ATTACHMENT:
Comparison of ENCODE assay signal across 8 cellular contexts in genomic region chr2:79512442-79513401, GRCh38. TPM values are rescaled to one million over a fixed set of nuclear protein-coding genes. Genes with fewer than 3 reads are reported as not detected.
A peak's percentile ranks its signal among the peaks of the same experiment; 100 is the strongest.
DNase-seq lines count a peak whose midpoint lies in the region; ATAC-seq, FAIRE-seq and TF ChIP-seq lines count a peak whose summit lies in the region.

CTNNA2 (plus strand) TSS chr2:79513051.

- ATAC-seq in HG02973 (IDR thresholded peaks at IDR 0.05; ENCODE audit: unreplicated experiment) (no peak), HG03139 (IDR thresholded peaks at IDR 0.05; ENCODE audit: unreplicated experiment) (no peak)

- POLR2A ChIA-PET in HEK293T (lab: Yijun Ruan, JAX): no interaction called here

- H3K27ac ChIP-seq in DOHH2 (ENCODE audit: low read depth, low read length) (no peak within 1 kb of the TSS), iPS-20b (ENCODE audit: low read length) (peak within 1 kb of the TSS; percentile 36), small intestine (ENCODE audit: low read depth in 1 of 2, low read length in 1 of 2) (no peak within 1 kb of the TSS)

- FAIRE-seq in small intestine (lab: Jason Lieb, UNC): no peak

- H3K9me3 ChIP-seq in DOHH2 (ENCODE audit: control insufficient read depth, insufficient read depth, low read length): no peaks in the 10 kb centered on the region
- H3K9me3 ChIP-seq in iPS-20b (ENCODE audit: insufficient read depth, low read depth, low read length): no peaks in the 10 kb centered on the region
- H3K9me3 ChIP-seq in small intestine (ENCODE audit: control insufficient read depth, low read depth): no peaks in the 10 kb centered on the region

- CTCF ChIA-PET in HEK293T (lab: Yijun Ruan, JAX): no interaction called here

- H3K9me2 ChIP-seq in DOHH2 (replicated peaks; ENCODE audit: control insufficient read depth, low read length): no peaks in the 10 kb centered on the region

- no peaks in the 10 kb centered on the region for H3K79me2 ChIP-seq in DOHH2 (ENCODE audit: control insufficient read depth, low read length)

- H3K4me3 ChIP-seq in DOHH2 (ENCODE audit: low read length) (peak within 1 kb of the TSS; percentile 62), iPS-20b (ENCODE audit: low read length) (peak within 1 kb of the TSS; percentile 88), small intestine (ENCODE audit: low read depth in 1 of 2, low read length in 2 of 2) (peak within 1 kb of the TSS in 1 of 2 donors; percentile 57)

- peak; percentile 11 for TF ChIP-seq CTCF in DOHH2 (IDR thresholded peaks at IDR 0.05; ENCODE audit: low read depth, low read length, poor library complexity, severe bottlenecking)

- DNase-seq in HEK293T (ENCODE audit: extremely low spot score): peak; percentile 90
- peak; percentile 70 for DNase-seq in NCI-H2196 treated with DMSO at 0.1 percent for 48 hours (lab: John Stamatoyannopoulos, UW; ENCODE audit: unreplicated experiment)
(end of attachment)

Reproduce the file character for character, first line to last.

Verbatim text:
Comparison of ENCODE assay signal across 8 cellular contexts in genomic region chr2:79512442-79513401, GRCh38. TPM values are rescaled to one million over a fixed set of nuclear protein-coding genes. Genes with fewer than 3 reads are reported as not detected.
A peak's percentile ranks its signal among the peaks of the same experiment; 100 is the strongest.
DNase-seq lines count a peak whose midpoint lies in the region; ATAC-seq, FAIRE-seq and TF ChIP-seq lines count a peak whose summit lies in the region.

CTNNA2 (plus strand) TSS chr2:79513051.

- ATAC-seq in HG02973 (IDR thresholded peaks at IDR 0.05; ENCODE audit: unreplicated experiment) (no peak), HG03139 (IDR thresholded peaks at IDR 0.05; ENCODE audit: unreplicated experiment) (no peak)

- POLR2A ChIA-PET in HEK293T (lab: Yijun Ruan, JAX): no interaction called here

- H3K27ac ChIP-seq in DOHH2 (ENCODE audit: low read depth, low read length) (no peak within 1 kb of the TSS), iPS-20b (ENCODE audit: low read length) (peak within 1 kb of the TSS; percentile 36), small intestine (ENCODE audit: low read depth in 1 of 2, low read length in 1 of 2) (no peak within 1 kb of the TSS)

- FAIRE-seq in small intestine (lab: Jason Lieb, UNC): no peak

- H3K9me3 ChIP-seq in DOHH2 (ENCODE audit: control insufficient read depth, insufficient read depth, low read length): no peaks in the 10 kb centered on the region
- H3K9me3 ChIP-seq in iPS-20b (ENCODE audit: insufficient read depth, low read depth, low read length): no peaks in the 10 kb centered on the region
- H3K9me3 ChIP-seq in small intestine (ENCODE audit: control insufficient read depth, low read depth): no peaks in the 10 kb centered on the region

- CTCF ChIA-PET in HEK293T (lab: Yijun Ruan, JAX): no interaction called here

- H3K9me2 ChIP-seq in DOHH2 (replicated peaks; ENCODE audit: control insufficient read depth, low read length): no peaks in the 10 kb centered on the region

- no peaks in the 10 kb centered on the region for H3K79me2 ChIP-seq in DOHH2 (ENCODE audit: control insufficient read depth, low read length)

- H3K4me3 ChIP-seq in DOHH2 (ENCODE audit: low read length) (peak within 1 kb of the TSS; percentile 62), iPS-20b (ENCODE audit: low read length) (peak within 1 kb of the TSS; percentile 88), small intestine (ENCODE audit: low read depth in 1 of 2, low read length in 2 of 2) (peak within 1 kb of the TSS in 1 of 2 donors; percentile 57)

- peak; percentile 11 for TF ChIP-seq CTCF in DOHH2 (IDR thresholded peaks at IDR 0.05; ENCODE audit: low read depth, low read length, poor library complexity, severe bottlenecking)

- DNase-seq in HEK293T (ENCODE audit: extremely low spot score): peak; percentile 90
- peak; percentile 70 for DNase-seq in NCI-H2196 treated with DMSO at 0.1 percent for 48 hours (lab: John Stamatoyannopoulos, UW; ENCODE audit: unreplicated experiment)